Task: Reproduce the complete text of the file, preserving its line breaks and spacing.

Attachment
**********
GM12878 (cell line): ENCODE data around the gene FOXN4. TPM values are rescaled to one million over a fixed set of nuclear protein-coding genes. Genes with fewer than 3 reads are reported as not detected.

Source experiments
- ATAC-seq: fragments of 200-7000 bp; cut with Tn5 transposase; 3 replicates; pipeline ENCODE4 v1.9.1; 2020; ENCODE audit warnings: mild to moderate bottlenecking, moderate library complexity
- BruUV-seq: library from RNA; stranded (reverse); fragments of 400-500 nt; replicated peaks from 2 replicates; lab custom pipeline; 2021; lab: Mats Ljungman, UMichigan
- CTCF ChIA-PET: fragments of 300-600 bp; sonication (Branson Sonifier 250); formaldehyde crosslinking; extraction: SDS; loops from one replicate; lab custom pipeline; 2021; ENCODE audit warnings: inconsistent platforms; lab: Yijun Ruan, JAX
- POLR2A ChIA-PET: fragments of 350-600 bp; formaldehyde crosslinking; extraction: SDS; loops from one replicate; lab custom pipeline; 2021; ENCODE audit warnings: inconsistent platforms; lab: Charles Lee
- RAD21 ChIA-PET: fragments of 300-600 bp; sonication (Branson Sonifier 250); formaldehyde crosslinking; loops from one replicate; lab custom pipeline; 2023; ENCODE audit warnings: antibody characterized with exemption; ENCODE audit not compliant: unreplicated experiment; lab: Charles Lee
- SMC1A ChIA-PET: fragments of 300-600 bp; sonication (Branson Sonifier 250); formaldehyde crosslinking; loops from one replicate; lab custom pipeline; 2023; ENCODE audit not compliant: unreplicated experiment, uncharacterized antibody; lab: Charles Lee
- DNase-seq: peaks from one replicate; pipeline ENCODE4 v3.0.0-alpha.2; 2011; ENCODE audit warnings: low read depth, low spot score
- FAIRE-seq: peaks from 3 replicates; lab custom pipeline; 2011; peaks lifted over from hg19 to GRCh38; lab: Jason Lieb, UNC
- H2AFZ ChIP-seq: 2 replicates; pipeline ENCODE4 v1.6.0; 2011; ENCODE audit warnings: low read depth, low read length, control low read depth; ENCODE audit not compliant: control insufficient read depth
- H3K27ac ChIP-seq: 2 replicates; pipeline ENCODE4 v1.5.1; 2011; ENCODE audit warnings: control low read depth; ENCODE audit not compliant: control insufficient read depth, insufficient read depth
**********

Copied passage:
GM12878 (cell line): ENCODE data around the gene FOXN4. TPM values are rescaled to one million over a fixed set of nuclear protein-coding genes. Genes with fewer than 3 reads are reported as not detected.

Source experiments
- ATAC-seq: fragments of 200-7000 bp; cut with Tn5 transposase; 3 replicates; pipeline ENCODE4 v1.9.1; 2020; ENCODE audit warnings: mild to moderate bottlenecking, moderate library complexity
- BruUV-seq: library from RNA; stranded (reverse); fragments of 400-500 nt; replicated peaks from 2 replicates; lab custom pipeline; 2021; lab: Mats Ljungman, UMichigan
- CTCF ChIA-PET: fragments of 300-600 bp; sonication (Branson Sonifier 250); formaldehyde crosslinking; extraction: SDS; loops from one replicate; lab custom pipeline; 2021; ENCODE audit warnings: inconsistent platforms; lab: Yijun Ruan, JAX
- POLR2A ChIA-PET: fragments of 350-600 bp; formaldehyde crosslinking; extraction: SDS; loops from one replicate; lab custom pipeline; 2021; ENCODE audit warnings: inconsistent platforms; lab: Charles Lee
- RAD21 ChIA-PET: fragments of 300-600 bp; sonication (Branson Sonifier 250); formaldehyde crosslinking; loops from one replicate; lab custom pipeline; 2023; ENCODE audit warnings: antibody characterized with exemption; ENCODE audit not compliant: unreplicated experiment; lab: Charles Lee
- SMC1A ChIA-PET: fragments of 300-600 bp; sonication (Branson Sonifier 250); formaldehyde crosslinking; loops from one replicate; lab custom pipeline; 2023; ENCODE audit not compliant: unreplicated experiment, uncharacterized antibody; lab: Charles Lee
- DNase-seq: peaks from one replicate; pipeline ENCODE4 v3.0.0-alpha.2; 2011; ENCODE audit warnings: low read depth, low spot score
- FAIRE-seq: peaks from 3 replicates; lab custom pipeline; 2011; peaks lifted over from hg19 to GRCh38; lab: Jason Lieb, UNC
- H2AFZ ChIP-seq: 2 replicates; pipeline ENCODE4 v1.6.0; 2011; ENCODE audit warnings: low read depth, low read length, control low read depth; ENCODE audit not compliant: control insufficient read depth
- H3K27ac ChIP-seq: 2 replicates; pipeline ENCODE4 v1.5.1; 2011; ENCODE audit warnings: control low read depth; ENCODE audit not compliant: control insufficient read depth, insufficient read depth